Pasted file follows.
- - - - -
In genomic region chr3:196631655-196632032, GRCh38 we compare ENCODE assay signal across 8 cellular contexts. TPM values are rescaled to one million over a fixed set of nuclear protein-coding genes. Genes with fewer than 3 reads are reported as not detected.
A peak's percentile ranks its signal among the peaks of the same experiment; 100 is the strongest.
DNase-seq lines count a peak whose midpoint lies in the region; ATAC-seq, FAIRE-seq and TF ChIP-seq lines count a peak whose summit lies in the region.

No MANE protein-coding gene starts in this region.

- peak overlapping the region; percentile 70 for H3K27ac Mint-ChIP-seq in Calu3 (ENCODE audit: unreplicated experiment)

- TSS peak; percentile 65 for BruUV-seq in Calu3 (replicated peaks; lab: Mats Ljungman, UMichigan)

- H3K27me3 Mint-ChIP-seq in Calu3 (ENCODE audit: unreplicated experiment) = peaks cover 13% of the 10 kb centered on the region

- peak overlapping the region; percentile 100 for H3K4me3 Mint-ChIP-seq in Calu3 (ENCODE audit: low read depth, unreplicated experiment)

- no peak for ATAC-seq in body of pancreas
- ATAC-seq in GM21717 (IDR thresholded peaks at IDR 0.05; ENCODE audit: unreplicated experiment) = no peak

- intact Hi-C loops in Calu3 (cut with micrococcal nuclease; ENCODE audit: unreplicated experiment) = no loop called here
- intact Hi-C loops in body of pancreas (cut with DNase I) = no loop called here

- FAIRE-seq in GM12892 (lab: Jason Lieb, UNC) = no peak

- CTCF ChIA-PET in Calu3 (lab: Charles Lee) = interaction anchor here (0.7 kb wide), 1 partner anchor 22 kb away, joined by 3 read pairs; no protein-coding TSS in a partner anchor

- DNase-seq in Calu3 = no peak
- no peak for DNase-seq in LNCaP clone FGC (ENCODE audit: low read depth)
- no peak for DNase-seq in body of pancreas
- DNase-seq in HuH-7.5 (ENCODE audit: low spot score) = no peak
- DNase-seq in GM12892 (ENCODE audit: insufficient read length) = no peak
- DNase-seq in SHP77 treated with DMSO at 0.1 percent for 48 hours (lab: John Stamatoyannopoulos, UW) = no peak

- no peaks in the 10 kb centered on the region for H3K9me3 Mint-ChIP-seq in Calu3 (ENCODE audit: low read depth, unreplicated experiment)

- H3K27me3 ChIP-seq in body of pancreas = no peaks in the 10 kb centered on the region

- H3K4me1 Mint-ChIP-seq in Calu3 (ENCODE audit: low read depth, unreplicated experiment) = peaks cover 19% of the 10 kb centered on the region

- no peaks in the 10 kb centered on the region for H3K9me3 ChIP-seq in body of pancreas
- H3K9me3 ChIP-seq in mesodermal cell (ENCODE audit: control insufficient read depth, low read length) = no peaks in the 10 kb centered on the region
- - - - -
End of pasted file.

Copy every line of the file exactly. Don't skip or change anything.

In genomic region chr3:196631655-196632032, GRCh38 we compare ENCODE assay signal across 8 cellular contexts. TPM values are rescaled to one million over a fixed set of nuclear protein-coding genes. Genes with fewer than 3 reads are reported as not detected.
A peak's percentile ranks its signal among the peaks of the same experiment; 100 is the strongest.
DNase-seq lines count a peak whose midpoint lies in the region; ATAC-seq, FAIRE-seq and TF ChIP-seq lines count a peak whose summit lies in the region.

No MANE protein-coding gene starts in this region.

- peak overlapping the region; percentile 70 for H3K27ac Mint-ChIP-seq in Calu3 (ENCODE audit: unreplicated experiment)

- TSS peak; percentile 65 for BruUV-seq in Calu3 (replicated peaks; lab: Mats Ljungman, UMichigan)

- H3K27me3 Mint-ChIP-seq in Calu3 (ENCODE audit: unreplicated experiment) = peaks cover 13% of the 10 kb centered on the region

- peak overlapping the region; percentile 100 for H3K4me3 Mint-ChIP-seq in Calu3 (ENCODE audit: low read depth, unreplicated experiment)

- no peak for ATAC-seq in body of pancreas
- ATAC-seq in GM21717 (IDR thresholded peaks at IDR 0.05; ENCODE audit: unreplicated experiment) = no peak

- intact Hi-C loops in Calu3 (cut with micrococcal nuclease; ENCODE audit: unreplicated experiment) = no loop called here
- intact Hi-C loops in body of pancreas (cut with DNase I) = no loop called here

- FAIRE-seq in GM12892 (lab: Jason Lieb, UNC) = no peak

- CTCF ChIA-PET in Calu3 (lab: Charles Lee) = interaction anchor here (0.7 kb wide), 1 partner anchor 22 kb away, joined by 3 read pairs; no protein-coding TSS in a partner anchor

- DNase-seq in Calu3 = no peak
- no peak for DNase-seq in LNCaP clone FGC (ENCODE audit: low read depth)
- no peak for DNase-seq in body of pancreas
- DNase-seq in HuH-7.5 (ENCODE audit: low spot score) = no peak
- DNase-seq in GM12892 (ENCODE audit: insufficient read length) = no peak
- DNase-seq in SHP77 treated with DMSO at 0.1 percent for 48 hours (lab: John Stamatoyannopoulos, UW) = no peak

- no peaks in the 10 kb centered on the region for H3K9me3 Mint-ChIP-seq in Calu3 (ENCODE audit: low read depth, unreplicated experiment)

- H3K27me3 ChIP-seq in body of pancreas = no peaks in the 10 kb centered on the region

- H3K4me1 Mint-ChIP-seq in Calu3 (ENCODE audit: low read depth, unreplicated experiment) = peaks cover 19% of the 10 kb centered on the region

- no peaks in the 10 kb centered on the region for H3K9me3 ChIP-seq in body of pancreas
- H3K9me3 ChIP-seq in mesodermal cell (ENCODE audit: control insufficient read depth, low read length) = no peaks in the 10 kb centered on the region